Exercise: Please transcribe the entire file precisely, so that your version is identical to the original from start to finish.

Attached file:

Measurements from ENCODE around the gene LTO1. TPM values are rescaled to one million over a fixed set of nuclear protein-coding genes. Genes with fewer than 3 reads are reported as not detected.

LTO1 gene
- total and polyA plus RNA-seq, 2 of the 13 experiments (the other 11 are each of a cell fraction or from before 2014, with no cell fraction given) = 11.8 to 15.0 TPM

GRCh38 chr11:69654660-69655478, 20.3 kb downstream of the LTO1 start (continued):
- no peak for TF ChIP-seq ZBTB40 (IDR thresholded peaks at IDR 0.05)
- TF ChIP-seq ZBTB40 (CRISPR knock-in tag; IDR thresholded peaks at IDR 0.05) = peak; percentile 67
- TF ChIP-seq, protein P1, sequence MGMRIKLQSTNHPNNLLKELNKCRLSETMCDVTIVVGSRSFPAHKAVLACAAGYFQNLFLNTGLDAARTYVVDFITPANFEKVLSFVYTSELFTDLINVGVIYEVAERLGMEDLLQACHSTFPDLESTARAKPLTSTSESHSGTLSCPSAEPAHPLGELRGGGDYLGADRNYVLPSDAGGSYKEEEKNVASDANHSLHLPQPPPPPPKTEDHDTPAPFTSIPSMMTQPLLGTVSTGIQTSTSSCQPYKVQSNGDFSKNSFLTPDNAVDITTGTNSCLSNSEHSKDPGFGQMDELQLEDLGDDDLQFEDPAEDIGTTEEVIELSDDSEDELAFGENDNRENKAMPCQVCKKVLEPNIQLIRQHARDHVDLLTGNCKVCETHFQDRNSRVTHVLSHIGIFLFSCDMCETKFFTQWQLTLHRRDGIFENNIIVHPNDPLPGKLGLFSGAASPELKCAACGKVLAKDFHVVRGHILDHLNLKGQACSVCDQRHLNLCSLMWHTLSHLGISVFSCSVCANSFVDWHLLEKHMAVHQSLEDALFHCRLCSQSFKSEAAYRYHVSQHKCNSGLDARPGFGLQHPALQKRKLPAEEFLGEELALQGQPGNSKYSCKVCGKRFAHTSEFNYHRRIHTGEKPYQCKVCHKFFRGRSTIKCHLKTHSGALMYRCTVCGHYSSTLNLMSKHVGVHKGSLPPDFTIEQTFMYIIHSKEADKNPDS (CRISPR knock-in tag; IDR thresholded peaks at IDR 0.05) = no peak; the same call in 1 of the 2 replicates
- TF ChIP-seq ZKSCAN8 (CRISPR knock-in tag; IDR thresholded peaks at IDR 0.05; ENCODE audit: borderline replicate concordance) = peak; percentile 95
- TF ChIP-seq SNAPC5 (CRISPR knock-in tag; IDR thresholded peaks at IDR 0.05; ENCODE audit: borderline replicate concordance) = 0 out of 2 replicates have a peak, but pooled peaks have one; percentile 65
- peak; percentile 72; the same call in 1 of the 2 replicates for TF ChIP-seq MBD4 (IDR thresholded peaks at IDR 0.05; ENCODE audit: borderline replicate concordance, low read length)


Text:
Measurements from ENCODE around the gene LTO1. TPM values are rescaled to one million over a fixed set of nuclear protein-coding genes. Genes with fewer than 3 reads are reported as not detected.

LTO1 gene
- total and polyA plus RNA-seq, 2 of the 13 experiments (the other 11 are each of a cell fraction or from before 2014, with no cell fraction given) = 11.8 to 15.0 TPM

GRCh38 chr11:69654660-69655478, 20.3 kb downstream of the LTO1 start (continued):
- no peak for TF ChIP-seq ZBTB40 (IDR thresholded peaks at IDR 0.05)
- TF ChIP-seq ZBTB40 (CRISPR knock-in tag; IDR thresholded peaks at IDR 0.05) = peak; percentile 67
- TF ChIP-seq, protein P1, sequence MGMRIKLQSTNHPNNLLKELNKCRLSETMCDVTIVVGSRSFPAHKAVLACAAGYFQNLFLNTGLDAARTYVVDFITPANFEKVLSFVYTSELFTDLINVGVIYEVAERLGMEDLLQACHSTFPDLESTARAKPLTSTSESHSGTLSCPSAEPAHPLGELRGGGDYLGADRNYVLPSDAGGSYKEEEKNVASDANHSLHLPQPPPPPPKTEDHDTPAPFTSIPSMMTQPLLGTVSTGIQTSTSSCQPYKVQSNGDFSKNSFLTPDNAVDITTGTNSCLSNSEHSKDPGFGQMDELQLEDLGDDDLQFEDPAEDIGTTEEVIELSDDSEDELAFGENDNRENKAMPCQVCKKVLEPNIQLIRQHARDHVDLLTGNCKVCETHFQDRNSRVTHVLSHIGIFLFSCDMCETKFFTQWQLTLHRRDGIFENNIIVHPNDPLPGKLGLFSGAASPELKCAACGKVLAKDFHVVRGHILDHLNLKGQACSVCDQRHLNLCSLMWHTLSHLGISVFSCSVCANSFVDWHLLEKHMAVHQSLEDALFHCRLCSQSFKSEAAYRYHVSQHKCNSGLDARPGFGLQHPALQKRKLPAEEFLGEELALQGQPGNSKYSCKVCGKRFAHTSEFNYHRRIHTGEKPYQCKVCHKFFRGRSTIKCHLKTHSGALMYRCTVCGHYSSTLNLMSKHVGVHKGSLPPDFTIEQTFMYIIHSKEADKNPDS (CRISPR knock-in tag; IDR thresholded peaks at IDR 0.05) = no peak; the same call in 1 of the 2 replicates
- TF ChIP-seq ZKSCAN8 (CRISPR knock-in tag; IDR thresholded peaks at IDR 0.05; ENCODE audit: borderline replicate concordance) = peak; percentile 95
- TF ChIP-seq SNAPC5 (CRISPR knock-in tag; IDR thresholded peaks at IDR 0.05; ENCODE audit: borderline replicate concordance) = 0 out of 2 replicates have a peak, but pooled peaks have one; percentile 65
- peak; percentile 72; the same call in 1 of the 2 replicates for TF ChIP-seq MBD4 (IDR thresholded peaks at IDR 0.05; ENCODE audit: borderline replicate concordance, low read length)